Thank you for your interest in making an online honorary or memorial donation to Understanding Our Differences. We use PayPal to process charitable donations. To make your gift, first click on the large blue Donate button on the Giving page or home page.

After completing the requested PayPal information, click on the “Review Donation & Continue” button.  On the next screen, click on the “Add special instructions to the seller” link, and, in the box that appears, please type in the following information:

State what type of donation you are making, whether In Honor Of or In Memory Of. If you are making an In Honor Of donation, please include the honoree’s name and address. If you are making a Memorial Donation, please include the honoree’s name, and the name and address of a family member to be notified.

When you have typed this information in the box, click on the “Donate $ USD” button at the bottom of the page. Your donation will be complete and UOD will be notified of your intentions for your gift.



Speaker Shares Her Disability Experience with Students

Editor’s note: Becky Curran is a speaker for our Physical Disabilities unit. She writes here about her first  experience speaking on behalf of Understanding Our Differences. Becky blogs at http://beckymotivates.tumblr.com.

Visiting Downey School
By Becky Curran

I wanted to share my experience while speaking in front of a few second grade classes today at Downey School in Westwood, MA. This speaking experience was booked through Understanding Our Differences.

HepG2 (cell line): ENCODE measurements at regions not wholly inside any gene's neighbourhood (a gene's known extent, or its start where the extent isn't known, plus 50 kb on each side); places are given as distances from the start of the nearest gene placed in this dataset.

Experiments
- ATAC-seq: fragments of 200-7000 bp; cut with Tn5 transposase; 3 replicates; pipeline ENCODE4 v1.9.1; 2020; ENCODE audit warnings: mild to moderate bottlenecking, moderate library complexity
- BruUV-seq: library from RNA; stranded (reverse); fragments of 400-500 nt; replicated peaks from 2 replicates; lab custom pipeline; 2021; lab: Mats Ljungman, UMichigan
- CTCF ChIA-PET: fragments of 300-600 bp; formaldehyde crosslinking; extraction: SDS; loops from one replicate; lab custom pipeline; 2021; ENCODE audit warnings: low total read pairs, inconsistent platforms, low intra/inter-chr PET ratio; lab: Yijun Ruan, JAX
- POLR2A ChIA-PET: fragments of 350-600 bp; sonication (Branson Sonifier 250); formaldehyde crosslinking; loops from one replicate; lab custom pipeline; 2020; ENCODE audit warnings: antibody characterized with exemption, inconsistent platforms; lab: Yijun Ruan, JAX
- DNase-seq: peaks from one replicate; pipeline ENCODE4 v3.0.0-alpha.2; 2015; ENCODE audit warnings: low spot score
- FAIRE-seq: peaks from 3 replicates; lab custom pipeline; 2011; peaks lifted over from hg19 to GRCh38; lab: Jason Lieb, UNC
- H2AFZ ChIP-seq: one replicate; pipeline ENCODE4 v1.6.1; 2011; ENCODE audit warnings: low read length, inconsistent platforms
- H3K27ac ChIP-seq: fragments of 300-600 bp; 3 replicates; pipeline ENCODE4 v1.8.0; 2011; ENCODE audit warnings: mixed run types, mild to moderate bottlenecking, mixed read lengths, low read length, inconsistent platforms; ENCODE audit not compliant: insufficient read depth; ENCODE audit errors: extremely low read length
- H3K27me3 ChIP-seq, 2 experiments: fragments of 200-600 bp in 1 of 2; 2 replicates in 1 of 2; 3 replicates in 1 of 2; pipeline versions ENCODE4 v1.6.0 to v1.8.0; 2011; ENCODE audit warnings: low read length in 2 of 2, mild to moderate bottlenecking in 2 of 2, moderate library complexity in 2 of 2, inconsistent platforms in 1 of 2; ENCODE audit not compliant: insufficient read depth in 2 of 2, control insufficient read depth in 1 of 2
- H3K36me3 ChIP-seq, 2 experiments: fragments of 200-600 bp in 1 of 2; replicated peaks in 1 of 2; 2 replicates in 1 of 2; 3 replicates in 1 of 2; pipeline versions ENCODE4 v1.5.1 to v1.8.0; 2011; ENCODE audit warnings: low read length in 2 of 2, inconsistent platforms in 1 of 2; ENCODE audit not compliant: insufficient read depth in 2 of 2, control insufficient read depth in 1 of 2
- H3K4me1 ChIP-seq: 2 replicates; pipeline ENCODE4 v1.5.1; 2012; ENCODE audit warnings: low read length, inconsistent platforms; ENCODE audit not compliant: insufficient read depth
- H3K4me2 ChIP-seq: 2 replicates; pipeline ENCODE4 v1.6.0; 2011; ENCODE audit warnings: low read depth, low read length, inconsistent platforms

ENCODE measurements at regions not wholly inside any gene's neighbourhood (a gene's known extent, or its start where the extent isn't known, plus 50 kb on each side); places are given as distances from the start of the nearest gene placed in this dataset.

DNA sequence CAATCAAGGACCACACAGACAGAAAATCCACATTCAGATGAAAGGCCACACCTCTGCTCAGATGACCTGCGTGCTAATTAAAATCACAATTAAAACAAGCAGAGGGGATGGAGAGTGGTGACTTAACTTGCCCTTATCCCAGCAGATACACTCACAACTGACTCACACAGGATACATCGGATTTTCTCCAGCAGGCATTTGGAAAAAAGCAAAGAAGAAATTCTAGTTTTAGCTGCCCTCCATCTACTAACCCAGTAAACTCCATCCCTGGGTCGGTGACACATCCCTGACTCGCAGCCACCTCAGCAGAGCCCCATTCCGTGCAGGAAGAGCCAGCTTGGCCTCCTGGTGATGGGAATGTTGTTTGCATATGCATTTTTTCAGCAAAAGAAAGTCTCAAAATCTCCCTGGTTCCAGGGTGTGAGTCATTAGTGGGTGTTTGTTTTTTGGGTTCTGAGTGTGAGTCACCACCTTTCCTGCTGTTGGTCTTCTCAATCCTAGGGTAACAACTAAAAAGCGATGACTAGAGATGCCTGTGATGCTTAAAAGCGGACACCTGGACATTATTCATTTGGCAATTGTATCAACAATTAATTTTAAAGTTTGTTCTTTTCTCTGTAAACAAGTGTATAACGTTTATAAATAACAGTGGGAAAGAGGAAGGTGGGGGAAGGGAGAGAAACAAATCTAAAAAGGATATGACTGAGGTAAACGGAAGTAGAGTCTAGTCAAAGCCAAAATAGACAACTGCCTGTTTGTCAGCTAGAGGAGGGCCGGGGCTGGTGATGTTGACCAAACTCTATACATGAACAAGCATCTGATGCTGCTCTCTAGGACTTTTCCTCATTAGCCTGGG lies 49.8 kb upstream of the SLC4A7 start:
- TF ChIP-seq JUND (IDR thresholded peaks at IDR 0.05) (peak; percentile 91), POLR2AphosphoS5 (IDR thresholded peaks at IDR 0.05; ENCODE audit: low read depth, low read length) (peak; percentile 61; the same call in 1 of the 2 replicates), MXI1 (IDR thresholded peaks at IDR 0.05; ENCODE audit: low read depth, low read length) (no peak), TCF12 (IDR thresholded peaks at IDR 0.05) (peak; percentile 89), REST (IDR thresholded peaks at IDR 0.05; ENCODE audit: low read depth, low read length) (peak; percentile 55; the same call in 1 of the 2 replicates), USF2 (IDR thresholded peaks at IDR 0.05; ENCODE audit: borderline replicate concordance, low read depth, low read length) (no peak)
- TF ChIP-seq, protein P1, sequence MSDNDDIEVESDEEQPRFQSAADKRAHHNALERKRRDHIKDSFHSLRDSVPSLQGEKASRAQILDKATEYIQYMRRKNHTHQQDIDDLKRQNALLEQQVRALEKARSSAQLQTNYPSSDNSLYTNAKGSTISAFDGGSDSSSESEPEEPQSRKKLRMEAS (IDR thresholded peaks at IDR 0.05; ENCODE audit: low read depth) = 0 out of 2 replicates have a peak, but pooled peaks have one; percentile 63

When it was time to head to the library for storytelling, I started off by asking the students if they’ve ever seen a little person before me. Surprisingly, more than half of the students raised their hands. I then started reading a book called “Thinking Big” (http://amzn.to/YYN4cL) that was read to all of the students in my elementary school classes. “Thinking Big” is the story and mindset of eight-year-old Jaime Osborn. Jaime is a dwarf, just like me. While I was reading the story to the students, I inserted some of my relatable life experiences at Jamie’s age. When the book mentioned Jaime’s scars on her legs, I showed them mine.

After I finished reading the book, I opened up the room to questions. The students were so sharp. Most of the students were curious about how I got my clothes and shoes. Then they asked how I drive. I explained the concept of pedal extensions and how I don’t need anything like a booster seat to see over the windshield since my torso is the same height as an average height person my age.

After I answered a few questions, I wanted to have a chance to get to know each and every one of the students in the room. I gave them each the opportunity to tell me their names and what they want to be when they grow up. I stressed the point that it’s okay if you don’t know and it’s also okay if it changes over time, since school will teach them what they’re good at. I know that when I was their age, I wanted to be a doctor. Then I realized how much time I would have to spend in school and I ended up changing my concentration towards marketing.

The point of this exercise was not only for me to learn about them, but for them to realize that if they work hard towards it, they can do anything. In addition, they shouldn’t judge anyone who may look different with similar occupational desires. Anything is possible for anyone.

One of the last questions was if I could stand up without using my hands, like Jaime in the book, since we’re both double-jointed. I hadn’t practiced doing it in a long time, but luckily it was a success.

I really enjoyed spending time with the students today and I hope to speak to more elementary school students in the future. It’s a fun environment full of students with great imaginations and open minds. Thank you, Downey School and Understanding Our Differences for making today a reality!